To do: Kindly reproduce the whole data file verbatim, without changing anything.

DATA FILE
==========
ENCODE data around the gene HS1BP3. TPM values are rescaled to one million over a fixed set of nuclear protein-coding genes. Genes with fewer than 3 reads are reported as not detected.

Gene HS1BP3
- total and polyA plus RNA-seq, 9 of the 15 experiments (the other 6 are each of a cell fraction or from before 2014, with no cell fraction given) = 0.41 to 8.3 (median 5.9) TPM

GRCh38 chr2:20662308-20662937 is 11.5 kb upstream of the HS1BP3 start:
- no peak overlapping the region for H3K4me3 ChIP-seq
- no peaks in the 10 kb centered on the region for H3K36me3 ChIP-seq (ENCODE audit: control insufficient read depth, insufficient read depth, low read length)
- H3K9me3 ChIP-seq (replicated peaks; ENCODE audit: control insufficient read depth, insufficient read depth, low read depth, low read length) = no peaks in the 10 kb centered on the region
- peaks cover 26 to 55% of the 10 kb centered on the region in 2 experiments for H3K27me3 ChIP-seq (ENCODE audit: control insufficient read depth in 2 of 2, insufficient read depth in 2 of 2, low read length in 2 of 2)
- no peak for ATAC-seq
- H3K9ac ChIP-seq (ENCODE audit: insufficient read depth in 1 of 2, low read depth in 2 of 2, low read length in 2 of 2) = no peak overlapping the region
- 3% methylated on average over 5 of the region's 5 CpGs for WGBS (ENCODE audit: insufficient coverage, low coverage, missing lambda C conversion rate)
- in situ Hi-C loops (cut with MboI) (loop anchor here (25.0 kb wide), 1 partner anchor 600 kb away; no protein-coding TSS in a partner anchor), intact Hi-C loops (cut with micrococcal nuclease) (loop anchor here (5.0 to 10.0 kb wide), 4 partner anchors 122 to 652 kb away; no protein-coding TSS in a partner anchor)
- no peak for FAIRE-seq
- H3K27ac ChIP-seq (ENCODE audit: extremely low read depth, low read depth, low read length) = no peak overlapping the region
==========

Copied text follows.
ENCODE data around the gene HS1BP3. TPM values are rescaled to one million over a fixed set of nuclear protein-coding genes. Genes with fewer than 3 reads are reported as not detected.

Gene HS1BP3
- total and polyA plus RNA-seq, 9 of the 15 experiments (the other 6 are each of a cell fraction or from before 2014, with no cell fraction given) = 0.41 to 8.3 (median 5.9) TPM

GRCh38 chr2:20662308-20662937 is 11.5 kb upstream of the HS1BP3 start:
- no peak overlapping the region for H3K4me3 ChIP-seq
- no peaks in the 10 kb centered on the region for H3K36me3 ChIP-seq (ENCODE audit: control insufficient read depth, insufficient read depth, low read length)
- H3K9me3 ChIP-seq (replicated peaks; ENCODE audit: control insufficient read depth, insufficient read depth, low read depth, low read length) = no peaks in the 10 kb centered on the region
- peaks cover 26 to 55% of the 10 kb centered on the region in 2 experiments for H3K27me3 ChIP-seq (ENCODE audit: control insufficient read depth in 2 of 2, insufficient read depth in 2 of 2, low read length in 2 of 2)
- no peak for ATAC-seq
- H3K9ac ChIP-seq (ENCODE audit: insufficient read depth in 1 of 2, low read depth in 2 of 2, low read length in 2 of 2) = no peak overlapping the region
- 3% methylated on average over 5 of the region's 5 CpGs for WGBS (ENCODE audit: insufficient coverage, low coverage, missing lambda C conversion rate)
- in situ Hi-C loops (cut with MboI) (loop anchor here (25.0 kb wide), 1 partner anchor 600 kb away; no protein-coding TSS in a partner anchor), intact Hi-C loops (cut with micrococcal nuclease) (loop anchor here (5.0 to 10.0 kb wide), 4 partner anchors 122 to 652 kb away; no protein-coding TSS in a partner anchor)
- no peak for FAIRE-seq
- H3K27ac ChIP-seq (ENCODE audit: extremely low read depth, low read depth, low read length) = no peak overlapping the region